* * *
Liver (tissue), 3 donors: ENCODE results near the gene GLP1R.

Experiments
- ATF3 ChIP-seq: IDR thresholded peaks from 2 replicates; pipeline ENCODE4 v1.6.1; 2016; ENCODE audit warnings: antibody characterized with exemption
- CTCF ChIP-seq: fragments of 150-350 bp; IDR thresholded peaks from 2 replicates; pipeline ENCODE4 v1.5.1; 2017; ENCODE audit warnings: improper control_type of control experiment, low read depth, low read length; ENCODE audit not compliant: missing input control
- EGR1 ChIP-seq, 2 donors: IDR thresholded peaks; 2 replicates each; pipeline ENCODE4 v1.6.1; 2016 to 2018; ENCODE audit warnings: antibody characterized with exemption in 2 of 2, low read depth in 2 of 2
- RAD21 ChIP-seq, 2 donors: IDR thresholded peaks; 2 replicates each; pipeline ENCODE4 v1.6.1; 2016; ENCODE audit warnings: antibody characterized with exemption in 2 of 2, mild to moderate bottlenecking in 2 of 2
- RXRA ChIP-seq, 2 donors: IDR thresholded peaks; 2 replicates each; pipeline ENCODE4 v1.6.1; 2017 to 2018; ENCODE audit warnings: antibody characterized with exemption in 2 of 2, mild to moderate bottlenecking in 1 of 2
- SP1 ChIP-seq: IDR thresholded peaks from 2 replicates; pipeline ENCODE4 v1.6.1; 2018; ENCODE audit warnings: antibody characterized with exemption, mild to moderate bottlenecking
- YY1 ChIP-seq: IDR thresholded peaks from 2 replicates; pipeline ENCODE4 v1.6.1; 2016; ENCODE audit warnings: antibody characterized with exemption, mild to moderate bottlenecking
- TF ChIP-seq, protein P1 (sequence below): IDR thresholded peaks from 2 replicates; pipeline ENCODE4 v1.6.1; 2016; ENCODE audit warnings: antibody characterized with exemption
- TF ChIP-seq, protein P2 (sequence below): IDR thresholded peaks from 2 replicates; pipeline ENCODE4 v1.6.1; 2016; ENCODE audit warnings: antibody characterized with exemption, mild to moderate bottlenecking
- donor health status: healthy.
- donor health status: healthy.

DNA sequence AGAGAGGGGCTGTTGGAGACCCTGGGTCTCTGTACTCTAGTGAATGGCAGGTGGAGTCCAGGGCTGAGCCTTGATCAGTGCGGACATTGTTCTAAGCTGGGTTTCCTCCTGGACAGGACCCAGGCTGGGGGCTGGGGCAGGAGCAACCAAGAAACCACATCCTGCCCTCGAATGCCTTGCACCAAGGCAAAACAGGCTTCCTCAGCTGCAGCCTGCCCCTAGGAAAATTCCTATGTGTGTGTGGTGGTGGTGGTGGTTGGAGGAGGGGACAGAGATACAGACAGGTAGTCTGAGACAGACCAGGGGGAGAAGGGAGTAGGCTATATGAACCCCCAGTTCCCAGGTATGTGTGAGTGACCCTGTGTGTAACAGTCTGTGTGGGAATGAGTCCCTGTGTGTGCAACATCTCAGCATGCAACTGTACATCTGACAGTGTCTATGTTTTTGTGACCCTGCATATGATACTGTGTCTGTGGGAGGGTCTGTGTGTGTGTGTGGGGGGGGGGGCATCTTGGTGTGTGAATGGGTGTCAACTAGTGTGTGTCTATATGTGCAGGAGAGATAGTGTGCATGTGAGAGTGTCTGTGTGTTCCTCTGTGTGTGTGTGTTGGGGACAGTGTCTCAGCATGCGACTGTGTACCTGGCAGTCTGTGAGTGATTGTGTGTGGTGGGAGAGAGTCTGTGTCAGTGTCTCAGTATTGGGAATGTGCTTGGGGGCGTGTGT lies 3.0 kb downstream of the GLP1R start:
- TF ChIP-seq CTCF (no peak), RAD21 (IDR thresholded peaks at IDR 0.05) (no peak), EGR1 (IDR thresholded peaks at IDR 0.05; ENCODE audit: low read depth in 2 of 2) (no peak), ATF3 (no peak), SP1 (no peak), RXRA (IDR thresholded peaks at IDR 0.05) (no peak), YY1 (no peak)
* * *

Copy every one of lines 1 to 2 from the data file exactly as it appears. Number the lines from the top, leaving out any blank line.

Liver (tissue), 3 donors: ENCODE results near the gene GLP1R.

Experiments